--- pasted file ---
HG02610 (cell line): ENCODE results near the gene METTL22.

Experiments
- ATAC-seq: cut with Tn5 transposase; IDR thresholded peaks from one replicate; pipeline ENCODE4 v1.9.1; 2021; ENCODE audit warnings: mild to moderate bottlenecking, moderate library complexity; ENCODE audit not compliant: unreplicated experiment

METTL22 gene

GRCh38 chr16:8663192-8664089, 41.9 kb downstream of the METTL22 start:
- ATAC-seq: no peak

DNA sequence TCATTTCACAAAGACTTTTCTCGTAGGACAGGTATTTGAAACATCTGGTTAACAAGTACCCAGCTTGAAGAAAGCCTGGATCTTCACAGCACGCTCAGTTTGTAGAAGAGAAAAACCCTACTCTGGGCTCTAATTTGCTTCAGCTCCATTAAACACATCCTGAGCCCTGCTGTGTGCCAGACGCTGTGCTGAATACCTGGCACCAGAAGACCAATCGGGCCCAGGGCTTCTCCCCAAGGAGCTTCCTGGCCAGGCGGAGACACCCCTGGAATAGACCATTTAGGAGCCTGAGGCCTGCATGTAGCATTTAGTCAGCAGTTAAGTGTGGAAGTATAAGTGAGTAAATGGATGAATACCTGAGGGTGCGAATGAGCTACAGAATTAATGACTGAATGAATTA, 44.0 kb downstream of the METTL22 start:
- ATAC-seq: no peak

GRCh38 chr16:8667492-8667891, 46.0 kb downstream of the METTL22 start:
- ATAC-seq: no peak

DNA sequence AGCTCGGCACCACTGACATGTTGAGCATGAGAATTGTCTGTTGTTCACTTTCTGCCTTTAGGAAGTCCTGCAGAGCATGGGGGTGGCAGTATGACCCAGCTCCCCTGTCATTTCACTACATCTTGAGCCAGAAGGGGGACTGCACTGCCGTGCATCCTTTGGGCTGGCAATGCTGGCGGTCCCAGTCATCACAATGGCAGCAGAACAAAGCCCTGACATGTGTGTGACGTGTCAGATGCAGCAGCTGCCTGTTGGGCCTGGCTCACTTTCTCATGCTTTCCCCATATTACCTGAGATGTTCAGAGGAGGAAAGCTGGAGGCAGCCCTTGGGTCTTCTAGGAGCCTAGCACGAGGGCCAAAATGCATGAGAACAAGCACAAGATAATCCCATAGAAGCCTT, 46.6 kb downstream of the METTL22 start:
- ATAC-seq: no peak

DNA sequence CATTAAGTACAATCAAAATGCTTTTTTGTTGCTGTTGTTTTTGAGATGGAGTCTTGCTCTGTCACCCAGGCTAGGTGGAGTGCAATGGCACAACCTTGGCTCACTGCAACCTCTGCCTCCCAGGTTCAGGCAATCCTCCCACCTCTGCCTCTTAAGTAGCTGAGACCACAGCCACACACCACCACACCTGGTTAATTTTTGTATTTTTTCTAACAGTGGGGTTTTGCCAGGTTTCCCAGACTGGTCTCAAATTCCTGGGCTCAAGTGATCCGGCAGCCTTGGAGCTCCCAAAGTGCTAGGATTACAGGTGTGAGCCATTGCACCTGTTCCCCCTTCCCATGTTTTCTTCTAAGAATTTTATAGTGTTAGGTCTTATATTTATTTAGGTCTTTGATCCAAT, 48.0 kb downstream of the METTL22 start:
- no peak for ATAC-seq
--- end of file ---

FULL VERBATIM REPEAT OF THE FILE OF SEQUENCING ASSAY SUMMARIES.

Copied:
HG02610 (cell line): ENCODE results near the gene METTL22.

Experiments
- ATAC-seq: cut with Tn5 transposase; IDR thresholded peaks from one replicate; pipeline ENCODE4 v1.9.1; 2021; ENCODE audit warnings: mild to moderate bottlenecking, moderate library complexity; ENCODE audit not compliant: unreplicated experiment

METTL22 gene

GRCh38 chr16:8663192-8664089, 41.9 kb downstream of the METTL22 start:
- ATAC-seq: no peak

DNA sequence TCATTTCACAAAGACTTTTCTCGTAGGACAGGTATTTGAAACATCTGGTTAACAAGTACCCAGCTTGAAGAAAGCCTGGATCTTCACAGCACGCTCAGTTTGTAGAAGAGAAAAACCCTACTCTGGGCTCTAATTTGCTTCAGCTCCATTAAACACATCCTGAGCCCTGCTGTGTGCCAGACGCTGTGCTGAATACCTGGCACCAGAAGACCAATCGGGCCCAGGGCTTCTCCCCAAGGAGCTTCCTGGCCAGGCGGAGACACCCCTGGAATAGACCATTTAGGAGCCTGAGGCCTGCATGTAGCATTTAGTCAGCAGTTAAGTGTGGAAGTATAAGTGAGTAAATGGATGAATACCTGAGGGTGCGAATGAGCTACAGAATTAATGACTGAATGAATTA, 44.0 kb downstream of the METTL22 start:
- ATAC-seq: no peak

GRCh38 chr16:8667492-8667891, 46.0 kb downstream of the METTL22 start:
- ATAC-seq: no peak

DNA sequence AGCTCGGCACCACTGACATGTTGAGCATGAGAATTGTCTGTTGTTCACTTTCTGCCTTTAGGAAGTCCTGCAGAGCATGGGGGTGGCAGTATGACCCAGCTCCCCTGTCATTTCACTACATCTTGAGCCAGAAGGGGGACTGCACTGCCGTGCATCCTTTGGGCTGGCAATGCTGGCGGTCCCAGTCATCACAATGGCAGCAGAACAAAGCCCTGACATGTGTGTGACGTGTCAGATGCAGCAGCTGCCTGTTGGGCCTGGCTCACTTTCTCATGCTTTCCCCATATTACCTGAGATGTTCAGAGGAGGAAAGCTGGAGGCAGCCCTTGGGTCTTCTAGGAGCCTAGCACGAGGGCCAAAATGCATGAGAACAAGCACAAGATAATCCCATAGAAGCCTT, 46.6 kb downstream of the METTL22 start:
- ATAC-seq: no peak

DNA sequence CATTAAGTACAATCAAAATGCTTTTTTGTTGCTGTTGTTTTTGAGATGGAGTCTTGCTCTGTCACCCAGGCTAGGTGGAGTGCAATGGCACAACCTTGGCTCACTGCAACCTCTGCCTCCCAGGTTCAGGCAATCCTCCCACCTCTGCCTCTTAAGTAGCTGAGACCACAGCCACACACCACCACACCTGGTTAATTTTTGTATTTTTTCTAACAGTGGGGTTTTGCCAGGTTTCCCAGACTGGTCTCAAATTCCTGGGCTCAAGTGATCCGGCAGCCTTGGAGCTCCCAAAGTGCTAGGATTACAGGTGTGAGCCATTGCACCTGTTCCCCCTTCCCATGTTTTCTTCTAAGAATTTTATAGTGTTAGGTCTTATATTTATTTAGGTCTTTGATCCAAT, 48.0 kb downstream of the METTL22 start:
- no peak for ATAC-seq